Dungeon Defenders Review


Dungeon Defenders is a tower defense game that mixes in a little action-RPG gameplay for good measure. The basic goal is revealed by the title, namely you need to defend your dungeon, or rather the glowing, magical cores within. The transgressors who want to smash your bright and shiny things into tiny bits are the usual suspects, orcs, ogres, and their ilk. They'll enter your dungeon through its multiple doors and then try and make a beeline towards your core. Your primary defense will consist of towers that you place to slow, redirect, and flat-out kill the interlopers before they do damage to your precious core. The types of towers that you'll be able to place depend entirely upon your choice of character. The Mage's towers are geared towards dishing out ranged damage, the Squire's are designed to be obstructions, the Huntress' towers are trap happy, and the Monk's tower's auras provide buffs for allies and debuff enemies.

The enemies enter the dungeon in waves and in between each round you'll be given an unlimited grace period during which you can put down your defenses. This is also the time during which you'll have a chance to grab any loot dropped during the last round and to mop up the mana left behind by slain monsters that you'll need to summon and repair towers. Once you're ready to go, you kick off the next round and the fun begins again. Survive all of the rounds and you'll be given a score for the level and unlock the next.

In this tower defense game it's not just the towers doing the defending, you'll have to be an active participant yourself. Each character has unique basic and specialty attacks and you'll be using plenty of both in every attack wave. This is where the game's "action" half of "action-RPG" kicks in, but this aspect of the game can be a little frustrating. The camera's too tight to get a good view of things, it can be tricky to target the individual monsters that you want to in the mobs you'll be facing, and maneuvering your way around the obstacles presented by the dungeons' architectures and your own towers can prove to be slow and frustrating at times. These issues aren't deal breakers, but they do take some of the shine off of the apple.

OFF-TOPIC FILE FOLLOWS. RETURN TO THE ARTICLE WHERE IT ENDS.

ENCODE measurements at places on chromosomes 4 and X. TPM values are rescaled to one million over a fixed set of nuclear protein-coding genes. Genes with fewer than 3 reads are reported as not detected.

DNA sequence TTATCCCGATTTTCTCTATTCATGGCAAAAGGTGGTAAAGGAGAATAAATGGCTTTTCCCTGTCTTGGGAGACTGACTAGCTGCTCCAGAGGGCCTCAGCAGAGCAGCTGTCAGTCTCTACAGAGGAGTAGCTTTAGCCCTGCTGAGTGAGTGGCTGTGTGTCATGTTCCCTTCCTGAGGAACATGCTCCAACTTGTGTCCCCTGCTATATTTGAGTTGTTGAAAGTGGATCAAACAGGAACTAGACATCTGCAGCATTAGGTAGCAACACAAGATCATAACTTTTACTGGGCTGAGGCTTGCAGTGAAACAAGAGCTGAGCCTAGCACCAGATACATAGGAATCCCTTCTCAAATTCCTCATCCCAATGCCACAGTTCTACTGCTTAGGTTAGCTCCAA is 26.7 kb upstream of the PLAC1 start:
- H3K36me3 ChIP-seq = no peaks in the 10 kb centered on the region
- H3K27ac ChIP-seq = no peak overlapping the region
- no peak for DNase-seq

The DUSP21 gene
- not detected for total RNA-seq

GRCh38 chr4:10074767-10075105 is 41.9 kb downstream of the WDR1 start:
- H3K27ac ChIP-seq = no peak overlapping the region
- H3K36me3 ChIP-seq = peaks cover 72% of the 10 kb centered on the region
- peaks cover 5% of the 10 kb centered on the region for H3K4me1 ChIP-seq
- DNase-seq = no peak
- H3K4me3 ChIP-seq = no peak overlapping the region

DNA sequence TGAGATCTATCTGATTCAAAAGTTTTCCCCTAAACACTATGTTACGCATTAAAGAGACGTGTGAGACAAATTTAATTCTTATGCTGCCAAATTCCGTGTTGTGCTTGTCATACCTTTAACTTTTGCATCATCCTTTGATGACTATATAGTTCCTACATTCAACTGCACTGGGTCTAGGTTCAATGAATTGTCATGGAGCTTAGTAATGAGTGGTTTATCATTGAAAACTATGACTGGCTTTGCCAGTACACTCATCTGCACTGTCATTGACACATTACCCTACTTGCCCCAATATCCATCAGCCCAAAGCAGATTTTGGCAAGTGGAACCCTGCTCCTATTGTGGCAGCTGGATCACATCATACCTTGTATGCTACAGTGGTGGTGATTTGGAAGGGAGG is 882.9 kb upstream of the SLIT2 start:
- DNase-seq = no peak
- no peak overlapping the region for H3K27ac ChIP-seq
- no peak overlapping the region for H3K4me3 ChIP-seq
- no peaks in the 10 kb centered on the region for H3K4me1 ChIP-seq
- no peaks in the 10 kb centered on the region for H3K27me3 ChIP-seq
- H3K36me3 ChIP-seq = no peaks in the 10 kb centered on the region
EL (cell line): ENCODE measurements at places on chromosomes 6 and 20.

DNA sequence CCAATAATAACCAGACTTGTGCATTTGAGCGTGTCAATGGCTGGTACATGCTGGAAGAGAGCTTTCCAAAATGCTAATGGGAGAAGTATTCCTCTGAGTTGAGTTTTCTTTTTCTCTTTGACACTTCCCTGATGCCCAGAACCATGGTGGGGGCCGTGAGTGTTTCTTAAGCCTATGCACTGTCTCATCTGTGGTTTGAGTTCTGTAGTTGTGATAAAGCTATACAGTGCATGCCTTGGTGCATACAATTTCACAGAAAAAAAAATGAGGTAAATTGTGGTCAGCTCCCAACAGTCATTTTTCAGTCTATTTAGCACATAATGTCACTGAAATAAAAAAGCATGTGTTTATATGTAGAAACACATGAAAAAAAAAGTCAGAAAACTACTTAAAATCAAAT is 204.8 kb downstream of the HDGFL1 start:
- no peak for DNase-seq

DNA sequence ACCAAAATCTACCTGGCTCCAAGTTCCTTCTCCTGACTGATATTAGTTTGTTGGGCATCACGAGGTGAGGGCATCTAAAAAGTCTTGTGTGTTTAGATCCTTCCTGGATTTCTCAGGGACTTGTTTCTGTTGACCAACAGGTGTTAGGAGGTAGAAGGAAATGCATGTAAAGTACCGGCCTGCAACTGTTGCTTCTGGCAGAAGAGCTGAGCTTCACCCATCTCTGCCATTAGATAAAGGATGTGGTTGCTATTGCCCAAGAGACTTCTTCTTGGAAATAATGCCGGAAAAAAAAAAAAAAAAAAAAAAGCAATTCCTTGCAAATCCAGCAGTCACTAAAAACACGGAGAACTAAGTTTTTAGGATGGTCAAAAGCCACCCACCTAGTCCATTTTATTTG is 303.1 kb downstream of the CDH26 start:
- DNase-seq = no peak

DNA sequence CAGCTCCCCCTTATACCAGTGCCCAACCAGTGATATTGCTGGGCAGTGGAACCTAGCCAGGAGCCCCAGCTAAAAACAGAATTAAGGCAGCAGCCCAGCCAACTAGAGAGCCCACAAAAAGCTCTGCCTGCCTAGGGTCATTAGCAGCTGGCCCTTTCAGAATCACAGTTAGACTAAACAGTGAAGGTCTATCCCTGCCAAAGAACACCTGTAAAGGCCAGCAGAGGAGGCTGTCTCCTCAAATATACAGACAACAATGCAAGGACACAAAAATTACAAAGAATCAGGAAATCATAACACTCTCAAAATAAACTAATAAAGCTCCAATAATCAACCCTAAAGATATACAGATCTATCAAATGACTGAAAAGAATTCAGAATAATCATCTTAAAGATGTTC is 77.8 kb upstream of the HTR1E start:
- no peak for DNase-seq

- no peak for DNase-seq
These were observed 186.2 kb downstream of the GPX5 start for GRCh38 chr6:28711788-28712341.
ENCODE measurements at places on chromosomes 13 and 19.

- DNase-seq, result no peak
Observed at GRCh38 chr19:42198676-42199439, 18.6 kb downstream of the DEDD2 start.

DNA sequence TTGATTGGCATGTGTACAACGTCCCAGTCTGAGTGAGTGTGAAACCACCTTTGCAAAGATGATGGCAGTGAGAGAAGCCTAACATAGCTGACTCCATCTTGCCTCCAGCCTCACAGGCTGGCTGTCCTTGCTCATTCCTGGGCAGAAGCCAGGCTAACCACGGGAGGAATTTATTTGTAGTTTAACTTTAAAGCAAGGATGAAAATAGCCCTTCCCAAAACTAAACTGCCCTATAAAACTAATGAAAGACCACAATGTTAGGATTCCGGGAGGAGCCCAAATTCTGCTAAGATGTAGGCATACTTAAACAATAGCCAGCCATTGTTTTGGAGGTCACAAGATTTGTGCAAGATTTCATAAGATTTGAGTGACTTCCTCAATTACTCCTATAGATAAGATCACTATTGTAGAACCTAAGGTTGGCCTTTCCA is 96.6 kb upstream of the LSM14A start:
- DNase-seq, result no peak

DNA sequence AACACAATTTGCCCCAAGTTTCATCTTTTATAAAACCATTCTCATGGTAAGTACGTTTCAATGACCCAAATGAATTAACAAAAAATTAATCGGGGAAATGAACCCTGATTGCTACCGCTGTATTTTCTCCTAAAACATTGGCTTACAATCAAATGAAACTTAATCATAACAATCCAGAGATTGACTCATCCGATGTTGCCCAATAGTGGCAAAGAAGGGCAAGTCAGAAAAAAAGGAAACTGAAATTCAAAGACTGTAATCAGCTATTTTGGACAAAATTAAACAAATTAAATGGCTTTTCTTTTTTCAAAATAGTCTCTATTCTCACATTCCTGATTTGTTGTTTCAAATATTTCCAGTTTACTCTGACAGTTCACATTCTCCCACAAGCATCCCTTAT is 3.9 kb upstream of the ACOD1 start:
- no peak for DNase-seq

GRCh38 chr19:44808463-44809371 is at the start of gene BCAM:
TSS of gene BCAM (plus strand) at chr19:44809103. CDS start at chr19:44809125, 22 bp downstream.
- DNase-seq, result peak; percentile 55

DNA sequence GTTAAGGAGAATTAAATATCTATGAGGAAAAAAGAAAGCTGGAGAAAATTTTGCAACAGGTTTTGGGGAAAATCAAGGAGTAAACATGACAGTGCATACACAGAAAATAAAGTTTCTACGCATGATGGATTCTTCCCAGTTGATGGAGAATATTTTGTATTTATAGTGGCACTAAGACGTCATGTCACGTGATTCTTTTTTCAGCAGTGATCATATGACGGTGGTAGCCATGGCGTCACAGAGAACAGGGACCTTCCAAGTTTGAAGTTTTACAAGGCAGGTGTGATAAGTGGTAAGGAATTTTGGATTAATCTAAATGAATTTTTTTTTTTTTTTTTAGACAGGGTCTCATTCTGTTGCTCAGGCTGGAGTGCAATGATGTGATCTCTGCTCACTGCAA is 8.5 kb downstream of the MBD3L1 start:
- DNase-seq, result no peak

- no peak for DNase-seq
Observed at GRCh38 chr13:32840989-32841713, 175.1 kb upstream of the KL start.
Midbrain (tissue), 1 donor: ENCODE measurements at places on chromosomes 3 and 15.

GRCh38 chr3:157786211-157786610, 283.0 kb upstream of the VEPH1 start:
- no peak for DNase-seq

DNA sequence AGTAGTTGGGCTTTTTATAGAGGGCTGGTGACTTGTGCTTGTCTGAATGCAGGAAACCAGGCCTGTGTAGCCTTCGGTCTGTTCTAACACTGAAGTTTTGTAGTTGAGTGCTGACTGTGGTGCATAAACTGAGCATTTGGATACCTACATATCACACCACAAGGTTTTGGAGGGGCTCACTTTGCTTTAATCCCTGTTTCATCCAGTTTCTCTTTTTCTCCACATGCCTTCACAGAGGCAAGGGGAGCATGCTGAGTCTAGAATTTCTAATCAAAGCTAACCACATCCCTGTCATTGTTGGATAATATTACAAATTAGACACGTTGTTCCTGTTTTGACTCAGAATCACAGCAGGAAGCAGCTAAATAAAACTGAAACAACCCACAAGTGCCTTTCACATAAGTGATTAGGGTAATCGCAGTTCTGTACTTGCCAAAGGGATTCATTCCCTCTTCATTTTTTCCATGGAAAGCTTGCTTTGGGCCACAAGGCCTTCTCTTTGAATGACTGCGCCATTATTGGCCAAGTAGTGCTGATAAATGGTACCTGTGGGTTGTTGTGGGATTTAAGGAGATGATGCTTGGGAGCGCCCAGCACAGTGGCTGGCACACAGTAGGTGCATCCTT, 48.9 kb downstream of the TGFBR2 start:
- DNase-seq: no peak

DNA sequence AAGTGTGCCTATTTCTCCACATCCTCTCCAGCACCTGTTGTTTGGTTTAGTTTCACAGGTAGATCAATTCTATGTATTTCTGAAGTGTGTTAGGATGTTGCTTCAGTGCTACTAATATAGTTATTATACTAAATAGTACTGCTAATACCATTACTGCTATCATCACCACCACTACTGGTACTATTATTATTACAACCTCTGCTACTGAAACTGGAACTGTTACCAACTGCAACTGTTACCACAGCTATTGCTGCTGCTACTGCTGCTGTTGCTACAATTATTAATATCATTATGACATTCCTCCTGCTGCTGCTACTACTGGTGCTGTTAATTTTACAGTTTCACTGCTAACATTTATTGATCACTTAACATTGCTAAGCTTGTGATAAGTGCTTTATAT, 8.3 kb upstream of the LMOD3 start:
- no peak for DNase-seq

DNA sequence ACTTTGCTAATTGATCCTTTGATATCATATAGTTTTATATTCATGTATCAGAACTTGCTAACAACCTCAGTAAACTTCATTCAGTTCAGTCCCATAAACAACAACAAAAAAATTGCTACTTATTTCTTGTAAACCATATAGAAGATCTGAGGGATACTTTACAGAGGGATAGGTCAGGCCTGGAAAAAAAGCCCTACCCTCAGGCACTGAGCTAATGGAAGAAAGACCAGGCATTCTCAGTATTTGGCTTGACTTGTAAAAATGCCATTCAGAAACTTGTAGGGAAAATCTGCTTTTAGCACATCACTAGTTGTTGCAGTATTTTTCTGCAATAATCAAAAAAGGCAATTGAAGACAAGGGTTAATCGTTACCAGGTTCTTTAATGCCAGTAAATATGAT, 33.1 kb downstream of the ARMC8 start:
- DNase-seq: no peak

The "RPG" aspect comes into play through loot and experience. Loot is primarily weapons and armor dropped by enemies or found in treasure chests between levels. The game has a nice feature that gives you a little pop-up window to let you know if you can equip an item and if it's better or worse than what you've currently equipped. Experience allows you to level up, and when you do you'll get a point to spend in a small handful of categories such as max health for your character or increased damage from your towers. Even though there are RPG elements in the game the game is still primarily a tower defense game at heart, they're primarily present in the game to serve as its tower upgrade path.

Dungeon Defenders is a game designed to be played in co-op mode with the four character classes each filling a distinct role. When you get a group of friends together and each person knows their role, Dungeon Defenders can be a lot of fun. Solo play is another matter, though. The game doesn't scale difficulty to the number of players and it can be difficult to cover the levels on your own when you've got multiple entrances and obstacles all over the place. You'll probably have to grind some of the levels a few times before you can have any chance of taking on the next one, and that's if you're not playing one of the ´┐Żadvanced' classes, i.e. Huntress and Monk. Support classes are pretty weak when there's no one there to support. Playing solo will leave you feeling like you're fighting more of an uphill battle than simply a challenging one, so you may want to think twice before downloading the game if you won't be playing it with friends.

Final Rating: 78%. A difficult solo experience, but the fun increases with the number of players.